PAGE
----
And this is what Jose Reyes does better than anyone else in the game. Reyes runs and creates Reyes Runs. He puts that fear into the defense the moment he leaves the batter’s box. Reyes dancing down the third base line draws balks from distracted relievers. He forces fielders to rush, wildly overthrow, and then he comes around on a little-league home run. Pickoff moves are made over and over and over again, and Reyes darts into second base moments later anyway. He lines a ball into a gap, and then the race to third between him and the fielders is on. Once he breaks out of the box, you can see the defense tighten up. The pitcher keeps looking over his shoulder with Reyes is on first, and the catcher glances out of the corner of his eye, but there really isn’t anything they can do. It’s the Fear. You never know where and when he is going, but he’s going. They are all at his mercy.

And Reyes doesn’t do it with the terminator death-stare of a Pujols or an Ortiz. He doesn’t have a calm, detached look on his face, or the lifeless Mark Teixeira beady doll eyes – Reyes darts about with a smile. In case you didn’t notice. He’s driving the defense to insanity and despite all the sprinting, it is apparently just so effortless for him. He’s “just having fun” – and I can imagine how that is unbelievable annoying for the opposition. If you’ve ever been beaten by someone who is having fun as you try your hardest, well, that can be infuriating. Not that Reyes isn’t trying his hardest too, but I guess the smile can make it appear that he isn’t. So I get why Reyes bothers some people.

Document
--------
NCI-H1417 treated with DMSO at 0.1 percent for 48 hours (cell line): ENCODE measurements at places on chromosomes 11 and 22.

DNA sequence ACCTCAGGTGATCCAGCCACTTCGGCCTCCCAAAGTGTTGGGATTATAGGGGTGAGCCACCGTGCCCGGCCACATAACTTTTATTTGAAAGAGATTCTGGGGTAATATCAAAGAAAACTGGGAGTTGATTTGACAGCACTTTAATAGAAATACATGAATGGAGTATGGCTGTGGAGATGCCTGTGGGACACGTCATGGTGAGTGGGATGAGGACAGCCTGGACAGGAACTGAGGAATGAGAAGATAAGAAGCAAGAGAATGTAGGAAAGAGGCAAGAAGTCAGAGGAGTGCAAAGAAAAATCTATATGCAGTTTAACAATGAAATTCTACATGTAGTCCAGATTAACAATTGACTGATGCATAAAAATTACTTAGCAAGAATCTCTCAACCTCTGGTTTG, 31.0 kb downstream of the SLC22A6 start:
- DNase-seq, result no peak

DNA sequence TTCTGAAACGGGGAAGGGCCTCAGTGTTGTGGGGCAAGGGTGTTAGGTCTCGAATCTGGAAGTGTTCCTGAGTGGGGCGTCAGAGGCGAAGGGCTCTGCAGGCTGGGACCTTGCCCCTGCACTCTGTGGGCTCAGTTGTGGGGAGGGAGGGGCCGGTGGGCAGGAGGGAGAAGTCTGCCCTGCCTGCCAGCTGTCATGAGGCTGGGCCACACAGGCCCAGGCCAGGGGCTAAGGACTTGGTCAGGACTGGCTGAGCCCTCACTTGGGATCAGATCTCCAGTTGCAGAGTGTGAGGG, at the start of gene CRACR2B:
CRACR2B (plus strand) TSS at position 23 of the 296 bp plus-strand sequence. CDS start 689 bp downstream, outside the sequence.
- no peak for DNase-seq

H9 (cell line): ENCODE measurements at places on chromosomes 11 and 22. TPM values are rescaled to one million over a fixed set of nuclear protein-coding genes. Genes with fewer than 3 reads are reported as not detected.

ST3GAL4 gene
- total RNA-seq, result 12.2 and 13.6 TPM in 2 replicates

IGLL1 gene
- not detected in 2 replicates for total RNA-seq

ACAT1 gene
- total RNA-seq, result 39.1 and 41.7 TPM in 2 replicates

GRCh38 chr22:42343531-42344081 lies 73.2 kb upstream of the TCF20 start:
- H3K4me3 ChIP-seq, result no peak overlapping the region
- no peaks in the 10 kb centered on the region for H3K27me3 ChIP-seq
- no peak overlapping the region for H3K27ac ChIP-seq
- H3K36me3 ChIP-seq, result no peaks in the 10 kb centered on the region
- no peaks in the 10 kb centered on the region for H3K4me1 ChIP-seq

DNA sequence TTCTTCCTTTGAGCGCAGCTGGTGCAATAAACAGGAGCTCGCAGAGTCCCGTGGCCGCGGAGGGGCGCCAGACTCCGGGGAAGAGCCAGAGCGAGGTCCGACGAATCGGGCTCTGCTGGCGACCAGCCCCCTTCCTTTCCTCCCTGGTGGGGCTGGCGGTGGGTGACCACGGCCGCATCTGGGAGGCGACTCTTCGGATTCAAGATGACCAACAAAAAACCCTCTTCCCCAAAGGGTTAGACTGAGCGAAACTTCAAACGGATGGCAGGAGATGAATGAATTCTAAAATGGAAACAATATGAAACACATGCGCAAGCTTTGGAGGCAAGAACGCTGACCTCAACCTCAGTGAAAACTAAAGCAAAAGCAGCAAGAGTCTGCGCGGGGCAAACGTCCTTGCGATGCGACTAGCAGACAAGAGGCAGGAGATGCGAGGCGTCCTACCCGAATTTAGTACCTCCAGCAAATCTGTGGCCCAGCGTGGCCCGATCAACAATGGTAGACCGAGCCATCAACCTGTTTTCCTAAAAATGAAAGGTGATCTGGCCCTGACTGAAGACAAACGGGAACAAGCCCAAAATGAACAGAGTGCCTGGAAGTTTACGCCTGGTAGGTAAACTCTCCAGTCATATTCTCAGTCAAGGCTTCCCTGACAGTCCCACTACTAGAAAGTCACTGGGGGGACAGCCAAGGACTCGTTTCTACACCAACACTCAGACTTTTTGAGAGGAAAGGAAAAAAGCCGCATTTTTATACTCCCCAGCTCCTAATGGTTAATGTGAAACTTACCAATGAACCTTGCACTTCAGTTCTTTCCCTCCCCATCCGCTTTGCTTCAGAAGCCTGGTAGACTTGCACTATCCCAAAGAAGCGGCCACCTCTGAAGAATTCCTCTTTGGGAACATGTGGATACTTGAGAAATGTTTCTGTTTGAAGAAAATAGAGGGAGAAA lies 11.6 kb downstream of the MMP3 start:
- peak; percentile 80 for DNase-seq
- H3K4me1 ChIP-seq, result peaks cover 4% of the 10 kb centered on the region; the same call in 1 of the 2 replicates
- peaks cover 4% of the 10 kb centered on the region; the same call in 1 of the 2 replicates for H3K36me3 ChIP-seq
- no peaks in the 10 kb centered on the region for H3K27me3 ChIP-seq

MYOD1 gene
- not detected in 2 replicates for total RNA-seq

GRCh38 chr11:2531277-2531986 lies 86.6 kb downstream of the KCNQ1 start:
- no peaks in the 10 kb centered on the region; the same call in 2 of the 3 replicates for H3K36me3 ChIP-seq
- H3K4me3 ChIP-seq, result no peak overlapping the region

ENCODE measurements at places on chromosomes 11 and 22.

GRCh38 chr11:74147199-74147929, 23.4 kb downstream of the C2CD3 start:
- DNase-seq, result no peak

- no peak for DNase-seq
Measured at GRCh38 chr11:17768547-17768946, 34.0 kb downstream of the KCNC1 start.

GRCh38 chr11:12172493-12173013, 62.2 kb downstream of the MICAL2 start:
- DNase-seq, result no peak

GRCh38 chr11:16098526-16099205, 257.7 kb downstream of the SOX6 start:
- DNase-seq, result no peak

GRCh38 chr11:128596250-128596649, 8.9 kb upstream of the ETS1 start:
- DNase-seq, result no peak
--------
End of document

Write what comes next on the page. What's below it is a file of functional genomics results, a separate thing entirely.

Because for those people, it’s an awful mix of terror and annoyance. For us, he’s the most exciting player in baseball. You take every ounce of the Fear and tension and drama of Albert Pujols in the ninth innings of a tie game, and then jam it down into just 14 crazed seconds around the bases, so quick that no one has enough time to think about what’s going on and all anyone can hope to do is react – that’s Jose Reyes. Baseball is often the beautiful symphonic build up and release of tension. But sometimes it’s just 14 seconds of foot-pounding insanity.